Colchester in Essex, showing boundaries used from 1918 to 1950.
Following their review of parliamentary representation in Essex, the Boundary Commission for England created a modified Colchester constituency formed from the following electoral wards
Berechurch, Castle, Christ Church, Harbour, Highwoods, Lexden, Mile End, New Town, Prettygate, St Andrew's, St Anne's, St John's, and Shrub End. These boundaries came into effect for the 2010 general election.
From 1997 to 2010 the seat had very similar boundaries.
Once the basis for one or two semi-rural seats, the modern-day Colchester constituency is a compact, urban core, containing the town centre and surrounding neighbourhoods.
The seat has one of Britain's largest residential military populations, but the non-military vote in Colchester has swung further in favour of the Liberal Democrats since 1997 when Bob Russell was elected for the party with a small majority. Russell has increased both his total vote and percentage share in each of the succeeding elections. Since the 2010 election it has been the only non-Conservative seat in Essex.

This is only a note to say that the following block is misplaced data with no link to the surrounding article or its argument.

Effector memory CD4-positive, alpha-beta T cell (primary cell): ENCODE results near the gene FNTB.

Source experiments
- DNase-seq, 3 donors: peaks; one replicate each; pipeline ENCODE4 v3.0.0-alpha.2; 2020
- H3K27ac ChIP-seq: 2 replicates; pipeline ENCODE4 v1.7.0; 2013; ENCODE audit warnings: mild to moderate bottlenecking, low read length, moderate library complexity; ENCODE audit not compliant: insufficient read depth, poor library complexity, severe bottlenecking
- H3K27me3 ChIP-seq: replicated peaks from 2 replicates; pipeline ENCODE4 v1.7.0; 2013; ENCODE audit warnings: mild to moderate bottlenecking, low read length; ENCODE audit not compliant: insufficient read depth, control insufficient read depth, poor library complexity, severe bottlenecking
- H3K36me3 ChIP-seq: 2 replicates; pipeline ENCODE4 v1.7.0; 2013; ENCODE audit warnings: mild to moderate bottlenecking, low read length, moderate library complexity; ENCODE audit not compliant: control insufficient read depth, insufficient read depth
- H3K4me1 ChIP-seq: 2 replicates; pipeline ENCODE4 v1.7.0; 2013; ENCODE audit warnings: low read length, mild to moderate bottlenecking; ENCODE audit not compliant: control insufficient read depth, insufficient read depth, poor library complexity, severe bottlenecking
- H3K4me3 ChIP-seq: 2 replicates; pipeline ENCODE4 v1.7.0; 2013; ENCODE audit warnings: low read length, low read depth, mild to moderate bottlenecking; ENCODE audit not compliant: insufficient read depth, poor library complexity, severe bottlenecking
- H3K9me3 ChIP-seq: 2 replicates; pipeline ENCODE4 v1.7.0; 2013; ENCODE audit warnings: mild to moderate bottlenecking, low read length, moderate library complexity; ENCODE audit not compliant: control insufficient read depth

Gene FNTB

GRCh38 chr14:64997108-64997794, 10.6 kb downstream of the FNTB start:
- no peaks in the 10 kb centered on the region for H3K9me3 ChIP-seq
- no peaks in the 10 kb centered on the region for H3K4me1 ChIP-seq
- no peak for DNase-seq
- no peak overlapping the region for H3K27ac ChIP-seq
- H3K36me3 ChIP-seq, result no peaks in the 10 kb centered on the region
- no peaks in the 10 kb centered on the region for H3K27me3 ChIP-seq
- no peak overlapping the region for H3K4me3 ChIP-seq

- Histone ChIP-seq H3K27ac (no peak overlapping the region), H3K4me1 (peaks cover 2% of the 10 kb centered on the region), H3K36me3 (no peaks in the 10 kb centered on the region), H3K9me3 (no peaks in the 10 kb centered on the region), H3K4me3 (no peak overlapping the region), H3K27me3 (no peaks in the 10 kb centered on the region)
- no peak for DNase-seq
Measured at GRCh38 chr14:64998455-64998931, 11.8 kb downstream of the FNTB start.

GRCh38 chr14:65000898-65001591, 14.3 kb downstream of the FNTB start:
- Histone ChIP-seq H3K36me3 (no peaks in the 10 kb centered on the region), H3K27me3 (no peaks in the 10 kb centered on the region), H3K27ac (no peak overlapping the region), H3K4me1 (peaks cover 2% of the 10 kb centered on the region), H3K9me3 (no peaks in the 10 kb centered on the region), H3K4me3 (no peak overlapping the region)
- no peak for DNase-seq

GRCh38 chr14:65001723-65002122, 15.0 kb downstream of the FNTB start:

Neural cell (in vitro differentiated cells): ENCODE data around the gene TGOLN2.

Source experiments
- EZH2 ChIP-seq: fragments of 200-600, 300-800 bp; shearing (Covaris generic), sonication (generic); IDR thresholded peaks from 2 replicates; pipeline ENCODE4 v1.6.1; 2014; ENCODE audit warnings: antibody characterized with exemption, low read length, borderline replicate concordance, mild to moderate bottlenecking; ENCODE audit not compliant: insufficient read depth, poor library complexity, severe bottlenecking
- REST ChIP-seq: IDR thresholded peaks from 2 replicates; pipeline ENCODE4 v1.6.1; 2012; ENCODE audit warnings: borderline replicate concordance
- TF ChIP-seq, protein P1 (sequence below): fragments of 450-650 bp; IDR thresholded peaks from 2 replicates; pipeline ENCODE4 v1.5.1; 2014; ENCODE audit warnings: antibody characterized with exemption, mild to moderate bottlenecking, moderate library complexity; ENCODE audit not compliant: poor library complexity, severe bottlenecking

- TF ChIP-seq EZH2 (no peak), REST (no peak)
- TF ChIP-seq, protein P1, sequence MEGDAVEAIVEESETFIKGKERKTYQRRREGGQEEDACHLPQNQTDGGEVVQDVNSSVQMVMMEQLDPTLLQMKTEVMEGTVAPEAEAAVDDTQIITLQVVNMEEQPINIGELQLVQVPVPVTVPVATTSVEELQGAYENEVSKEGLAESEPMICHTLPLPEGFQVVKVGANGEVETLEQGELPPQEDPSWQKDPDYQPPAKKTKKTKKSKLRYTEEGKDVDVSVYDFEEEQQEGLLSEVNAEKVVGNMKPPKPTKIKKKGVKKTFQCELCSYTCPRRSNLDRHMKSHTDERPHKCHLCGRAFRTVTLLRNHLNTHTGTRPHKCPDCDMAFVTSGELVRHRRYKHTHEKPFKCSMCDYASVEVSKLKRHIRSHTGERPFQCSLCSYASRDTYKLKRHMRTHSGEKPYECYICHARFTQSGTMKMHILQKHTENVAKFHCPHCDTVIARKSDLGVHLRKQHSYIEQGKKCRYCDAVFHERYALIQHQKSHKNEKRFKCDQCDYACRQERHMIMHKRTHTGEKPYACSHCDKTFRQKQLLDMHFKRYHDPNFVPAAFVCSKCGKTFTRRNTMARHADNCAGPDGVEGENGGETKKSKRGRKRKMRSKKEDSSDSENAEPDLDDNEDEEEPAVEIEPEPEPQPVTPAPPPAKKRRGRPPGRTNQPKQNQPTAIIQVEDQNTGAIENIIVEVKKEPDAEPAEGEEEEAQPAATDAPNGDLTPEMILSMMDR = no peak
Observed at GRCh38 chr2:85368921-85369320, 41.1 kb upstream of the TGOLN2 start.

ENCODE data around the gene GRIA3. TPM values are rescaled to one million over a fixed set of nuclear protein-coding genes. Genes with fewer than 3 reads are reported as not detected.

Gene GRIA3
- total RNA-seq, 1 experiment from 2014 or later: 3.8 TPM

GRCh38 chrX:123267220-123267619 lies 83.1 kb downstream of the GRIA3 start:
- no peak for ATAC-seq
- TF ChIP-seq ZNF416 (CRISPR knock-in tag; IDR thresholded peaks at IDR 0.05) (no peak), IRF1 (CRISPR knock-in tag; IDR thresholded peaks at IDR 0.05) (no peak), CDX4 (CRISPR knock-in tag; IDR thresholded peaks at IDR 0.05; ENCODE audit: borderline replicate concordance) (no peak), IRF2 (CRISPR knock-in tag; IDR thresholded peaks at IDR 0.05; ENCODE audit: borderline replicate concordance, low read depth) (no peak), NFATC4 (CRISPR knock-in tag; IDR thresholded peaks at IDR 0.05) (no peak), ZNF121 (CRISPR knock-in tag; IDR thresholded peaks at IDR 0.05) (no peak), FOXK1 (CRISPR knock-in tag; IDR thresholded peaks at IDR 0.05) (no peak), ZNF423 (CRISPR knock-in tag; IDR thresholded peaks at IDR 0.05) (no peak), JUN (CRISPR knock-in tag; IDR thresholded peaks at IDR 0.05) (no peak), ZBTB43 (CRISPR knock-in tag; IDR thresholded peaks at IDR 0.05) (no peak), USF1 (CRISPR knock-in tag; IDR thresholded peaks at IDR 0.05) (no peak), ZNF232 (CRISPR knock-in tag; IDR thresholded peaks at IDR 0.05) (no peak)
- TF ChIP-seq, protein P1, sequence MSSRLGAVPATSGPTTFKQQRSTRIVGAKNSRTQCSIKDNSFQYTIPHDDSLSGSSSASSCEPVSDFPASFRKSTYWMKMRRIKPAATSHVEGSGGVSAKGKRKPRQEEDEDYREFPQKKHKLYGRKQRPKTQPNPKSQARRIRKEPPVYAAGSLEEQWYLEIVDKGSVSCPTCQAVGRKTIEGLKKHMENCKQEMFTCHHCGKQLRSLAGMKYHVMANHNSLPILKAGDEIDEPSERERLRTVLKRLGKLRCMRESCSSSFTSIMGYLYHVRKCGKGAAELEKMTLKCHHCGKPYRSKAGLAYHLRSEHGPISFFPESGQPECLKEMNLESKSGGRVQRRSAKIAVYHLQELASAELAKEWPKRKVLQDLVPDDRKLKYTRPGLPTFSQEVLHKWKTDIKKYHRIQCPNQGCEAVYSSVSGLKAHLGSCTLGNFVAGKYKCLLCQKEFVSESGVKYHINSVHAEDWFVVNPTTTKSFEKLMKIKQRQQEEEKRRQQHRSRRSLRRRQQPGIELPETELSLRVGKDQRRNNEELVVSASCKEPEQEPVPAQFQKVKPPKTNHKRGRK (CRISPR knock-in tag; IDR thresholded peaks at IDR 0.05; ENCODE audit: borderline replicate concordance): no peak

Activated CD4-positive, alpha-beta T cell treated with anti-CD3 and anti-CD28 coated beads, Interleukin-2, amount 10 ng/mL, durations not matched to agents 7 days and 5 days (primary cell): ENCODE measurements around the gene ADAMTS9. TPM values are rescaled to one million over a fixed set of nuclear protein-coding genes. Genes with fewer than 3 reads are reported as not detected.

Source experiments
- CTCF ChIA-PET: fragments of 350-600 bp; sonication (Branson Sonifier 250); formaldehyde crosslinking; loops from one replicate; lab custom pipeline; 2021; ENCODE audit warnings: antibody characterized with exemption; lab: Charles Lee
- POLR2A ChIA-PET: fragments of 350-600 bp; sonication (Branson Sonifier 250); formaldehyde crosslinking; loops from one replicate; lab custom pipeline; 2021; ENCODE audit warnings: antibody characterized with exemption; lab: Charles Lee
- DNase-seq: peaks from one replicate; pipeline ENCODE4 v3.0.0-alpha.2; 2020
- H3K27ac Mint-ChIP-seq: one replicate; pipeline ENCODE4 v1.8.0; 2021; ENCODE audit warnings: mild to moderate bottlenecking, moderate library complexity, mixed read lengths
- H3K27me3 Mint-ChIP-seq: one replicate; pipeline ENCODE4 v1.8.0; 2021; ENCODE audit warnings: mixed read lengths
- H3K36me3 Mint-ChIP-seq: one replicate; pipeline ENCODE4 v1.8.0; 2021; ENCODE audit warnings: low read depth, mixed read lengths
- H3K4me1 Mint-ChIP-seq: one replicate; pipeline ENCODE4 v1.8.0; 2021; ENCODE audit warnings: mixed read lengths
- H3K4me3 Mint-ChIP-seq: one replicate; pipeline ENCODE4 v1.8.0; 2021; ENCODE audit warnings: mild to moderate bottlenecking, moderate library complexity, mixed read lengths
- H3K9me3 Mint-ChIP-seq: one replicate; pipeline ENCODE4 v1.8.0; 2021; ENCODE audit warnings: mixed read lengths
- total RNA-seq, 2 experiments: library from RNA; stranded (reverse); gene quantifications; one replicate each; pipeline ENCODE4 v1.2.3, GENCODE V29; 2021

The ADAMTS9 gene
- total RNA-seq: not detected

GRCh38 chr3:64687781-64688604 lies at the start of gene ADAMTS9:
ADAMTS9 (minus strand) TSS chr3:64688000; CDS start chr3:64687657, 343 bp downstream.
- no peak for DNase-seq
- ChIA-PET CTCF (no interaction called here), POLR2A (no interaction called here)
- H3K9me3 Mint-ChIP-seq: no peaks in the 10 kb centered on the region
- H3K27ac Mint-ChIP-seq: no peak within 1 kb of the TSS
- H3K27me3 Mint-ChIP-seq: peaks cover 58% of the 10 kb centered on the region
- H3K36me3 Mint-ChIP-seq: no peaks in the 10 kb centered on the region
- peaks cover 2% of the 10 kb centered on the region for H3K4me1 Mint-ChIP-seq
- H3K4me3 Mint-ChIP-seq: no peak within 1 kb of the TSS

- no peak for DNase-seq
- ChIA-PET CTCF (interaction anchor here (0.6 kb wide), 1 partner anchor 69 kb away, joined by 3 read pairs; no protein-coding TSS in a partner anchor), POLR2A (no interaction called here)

^Webster and Rebow were re-elected in 1714, but on petition the result was reversed and Gore declared to have been duly elected instead, following a dispute over whether foreigners could be made freemen of the borough and thereby acquire voting rights
^Webster was re-elected in 1710, but on petition the result was reversed and Gore and Corsellis declared to have been duly elected instead, following a further dispute over foreign freemen's voting rights
^At the election of 1741, Olmius and Martin were returned as elected, but on petition their election was declared void and their opponents, Savill and Gray, declared elected in their place
^At the election of 1754, Gray was re- elected, but on petition his election was declared void and his opponent, Rebow, declared elected in his place
^ abOn petition, Potter's election was declared void on the grounds of defective qualification and his opponent, Affleck, declared duly elected